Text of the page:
Thursday, July 26, 2012

Women are always right

My wife is always right. Women have always been right, except for that one time in the Garden of Eden. There have been a few other times through the course of history where a woman has not been right. Those few times are the exceptions that prove the rule.

Since the entire family took a week to go to Seattle, the rest of the summer is dotted with short day trips here and there to round out our plans. This past week was one of those day trips. Well, not actually a day trip, since we stayed overnight. That moves it into the two-day trip on a technicality. Beloved found an amazing package deal for “Splash Lagoon” in Erie, PA. Splash Lagoon is billed as the largest indoor water park in the east.

Our visit to Splash Lagoon was wonderful. My three daughters and my wife loved the water slides. I enjoyed them a bit too, but my twenty-five year old bones started to hurt a little, so I spent a bit of time in the hot tub (oohh, that was nice), and observing some of the staff from the water park. It was a very noisy environment, with all that water splashing around. Since one of my jobs is in a noisy environment,  I greatly appreciated how the lifeguards could gain a colleague’s attention with a blow on a whistle and then communicate important information across a great distance.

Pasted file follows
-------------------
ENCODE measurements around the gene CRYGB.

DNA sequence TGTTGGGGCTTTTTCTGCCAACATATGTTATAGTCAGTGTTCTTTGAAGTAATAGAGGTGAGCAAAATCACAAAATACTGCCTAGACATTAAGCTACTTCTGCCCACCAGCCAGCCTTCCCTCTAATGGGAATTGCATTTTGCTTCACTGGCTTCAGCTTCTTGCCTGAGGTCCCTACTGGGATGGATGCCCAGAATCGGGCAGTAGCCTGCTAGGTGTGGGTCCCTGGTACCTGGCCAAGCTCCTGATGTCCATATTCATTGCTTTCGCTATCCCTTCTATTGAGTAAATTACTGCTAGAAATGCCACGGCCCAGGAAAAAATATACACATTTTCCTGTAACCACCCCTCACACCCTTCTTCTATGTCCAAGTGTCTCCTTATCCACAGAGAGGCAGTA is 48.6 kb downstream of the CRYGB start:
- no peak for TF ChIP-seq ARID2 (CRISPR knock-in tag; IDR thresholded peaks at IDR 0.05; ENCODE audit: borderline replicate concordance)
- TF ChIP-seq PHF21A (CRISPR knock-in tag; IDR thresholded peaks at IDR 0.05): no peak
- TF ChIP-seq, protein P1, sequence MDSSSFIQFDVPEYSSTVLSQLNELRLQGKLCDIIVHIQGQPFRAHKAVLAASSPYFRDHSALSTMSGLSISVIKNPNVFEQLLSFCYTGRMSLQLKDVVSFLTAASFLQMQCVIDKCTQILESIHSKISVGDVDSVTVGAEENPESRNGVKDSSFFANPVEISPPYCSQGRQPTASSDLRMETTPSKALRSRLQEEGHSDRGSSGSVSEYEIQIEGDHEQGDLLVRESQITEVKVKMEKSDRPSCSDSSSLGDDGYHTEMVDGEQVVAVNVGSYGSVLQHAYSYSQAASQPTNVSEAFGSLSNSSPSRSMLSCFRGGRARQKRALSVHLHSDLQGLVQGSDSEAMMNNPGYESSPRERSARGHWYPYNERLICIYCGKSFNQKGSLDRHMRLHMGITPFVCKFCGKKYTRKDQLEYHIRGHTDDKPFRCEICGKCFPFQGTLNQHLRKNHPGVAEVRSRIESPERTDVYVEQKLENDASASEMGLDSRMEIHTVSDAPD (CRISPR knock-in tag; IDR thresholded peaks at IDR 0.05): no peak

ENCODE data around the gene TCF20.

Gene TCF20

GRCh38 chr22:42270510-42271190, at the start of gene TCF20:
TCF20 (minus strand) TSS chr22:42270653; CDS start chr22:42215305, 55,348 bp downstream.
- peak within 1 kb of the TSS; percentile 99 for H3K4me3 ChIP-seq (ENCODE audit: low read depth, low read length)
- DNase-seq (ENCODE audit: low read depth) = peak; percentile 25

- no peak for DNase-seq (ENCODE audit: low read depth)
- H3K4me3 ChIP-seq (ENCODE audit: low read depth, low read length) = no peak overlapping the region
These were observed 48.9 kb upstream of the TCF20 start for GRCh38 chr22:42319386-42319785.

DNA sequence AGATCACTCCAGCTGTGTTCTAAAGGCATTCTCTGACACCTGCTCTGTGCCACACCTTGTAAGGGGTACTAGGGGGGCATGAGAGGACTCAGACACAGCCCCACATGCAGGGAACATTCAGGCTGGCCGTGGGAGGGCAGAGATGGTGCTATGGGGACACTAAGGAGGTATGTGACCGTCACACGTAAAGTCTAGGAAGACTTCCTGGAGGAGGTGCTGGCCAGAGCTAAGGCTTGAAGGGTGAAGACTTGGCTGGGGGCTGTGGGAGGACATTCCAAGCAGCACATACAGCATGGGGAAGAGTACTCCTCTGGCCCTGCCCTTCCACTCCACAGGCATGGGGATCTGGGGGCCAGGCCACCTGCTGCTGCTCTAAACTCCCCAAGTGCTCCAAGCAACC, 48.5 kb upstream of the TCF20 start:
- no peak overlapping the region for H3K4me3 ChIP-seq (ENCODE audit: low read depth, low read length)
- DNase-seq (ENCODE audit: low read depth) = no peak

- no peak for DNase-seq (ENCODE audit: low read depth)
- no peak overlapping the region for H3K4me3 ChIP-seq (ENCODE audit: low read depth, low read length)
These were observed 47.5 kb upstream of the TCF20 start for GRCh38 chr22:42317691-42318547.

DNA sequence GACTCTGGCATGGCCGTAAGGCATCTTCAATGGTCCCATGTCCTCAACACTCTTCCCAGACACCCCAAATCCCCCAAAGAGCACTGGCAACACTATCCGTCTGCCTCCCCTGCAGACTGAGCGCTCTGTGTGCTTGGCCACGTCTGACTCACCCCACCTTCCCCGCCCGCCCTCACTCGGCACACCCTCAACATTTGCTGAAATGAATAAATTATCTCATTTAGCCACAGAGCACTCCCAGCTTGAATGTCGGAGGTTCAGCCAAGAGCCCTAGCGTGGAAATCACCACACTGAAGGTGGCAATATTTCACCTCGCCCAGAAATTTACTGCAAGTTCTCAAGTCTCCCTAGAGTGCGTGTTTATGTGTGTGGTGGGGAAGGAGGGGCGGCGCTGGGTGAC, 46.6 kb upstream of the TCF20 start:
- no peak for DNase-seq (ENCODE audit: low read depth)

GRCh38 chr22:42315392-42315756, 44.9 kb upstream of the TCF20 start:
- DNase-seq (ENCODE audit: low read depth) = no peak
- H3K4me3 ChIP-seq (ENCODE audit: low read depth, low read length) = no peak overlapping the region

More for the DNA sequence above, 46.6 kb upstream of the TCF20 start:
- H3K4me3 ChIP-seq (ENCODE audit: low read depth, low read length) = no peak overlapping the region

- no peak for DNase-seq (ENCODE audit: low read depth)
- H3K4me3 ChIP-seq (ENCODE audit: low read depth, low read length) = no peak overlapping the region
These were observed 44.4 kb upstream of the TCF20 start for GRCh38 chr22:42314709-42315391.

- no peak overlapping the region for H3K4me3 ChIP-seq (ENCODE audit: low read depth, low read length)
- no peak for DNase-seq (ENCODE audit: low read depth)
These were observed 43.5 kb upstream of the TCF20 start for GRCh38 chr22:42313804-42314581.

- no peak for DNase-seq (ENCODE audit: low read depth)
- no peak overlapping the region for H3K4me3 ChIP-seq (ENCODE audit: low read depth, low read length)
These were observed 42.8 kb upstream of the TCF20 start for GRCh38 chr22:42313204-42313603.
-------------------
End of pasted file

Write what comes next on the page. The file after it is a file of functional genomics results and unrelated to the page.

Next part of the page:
The only negative experience I had during our visit was from a fellow guest. This gentleman was an addlepated twit. Perhaps, dear reader, you think I am harsh, but read on before you pass judgment upon my judgment. My wife and I were sitting next to each other on the deck of the hot tub. She decided to check on our daughters. She left her towel on her chair and I had my hand resting on it. Mr. Twit walked up, blankly staring over the top of my head, bent over, picked up Beloved’s towel, pulling it from my hand. He then wiped his face with it. He kept the towel, which was fine, since beloved would not have wanted to use it after that anyway.

When Beloved’s sister heard of our plans to go to an indoor water park in the summer, she was concerned and asked Beloved if she was sure that she wanted to go to an indoor water park while the weather was so nice. Being the father of three sisters, I have observed that sisters have a deep and profound love for each other and often question each other’s actions and motivations. A sister is constantly looking out for her sibling, eagerly desiring value-added outcomes for the loved one.

I am sure there is a dear reader who is already pointing out that my wife and her sister cannot both be correct in this situation. Let me restate that women are always right. Period. I, as a man, simply must enlarge my frame of reference to see how this is true. First, it has been a long, hot, dry summer in most of the country. Going to an outdoor water park is a right idea. Enjoy the heat, enjoy the sun, and get wet while you do. My sister-in-law was right.

My wife was right too. She had one shot to plan this getaway and she planned it for Thursday and Friday (the 26 and 27 of July). On Thursday, a strong line of thunderstorms moved through Eastern PA and much of New York State. The storms were so strong there was accompanying wind damage in PA, the power went out at Splash Lagoon, and there was a tornado in Elmira, NY.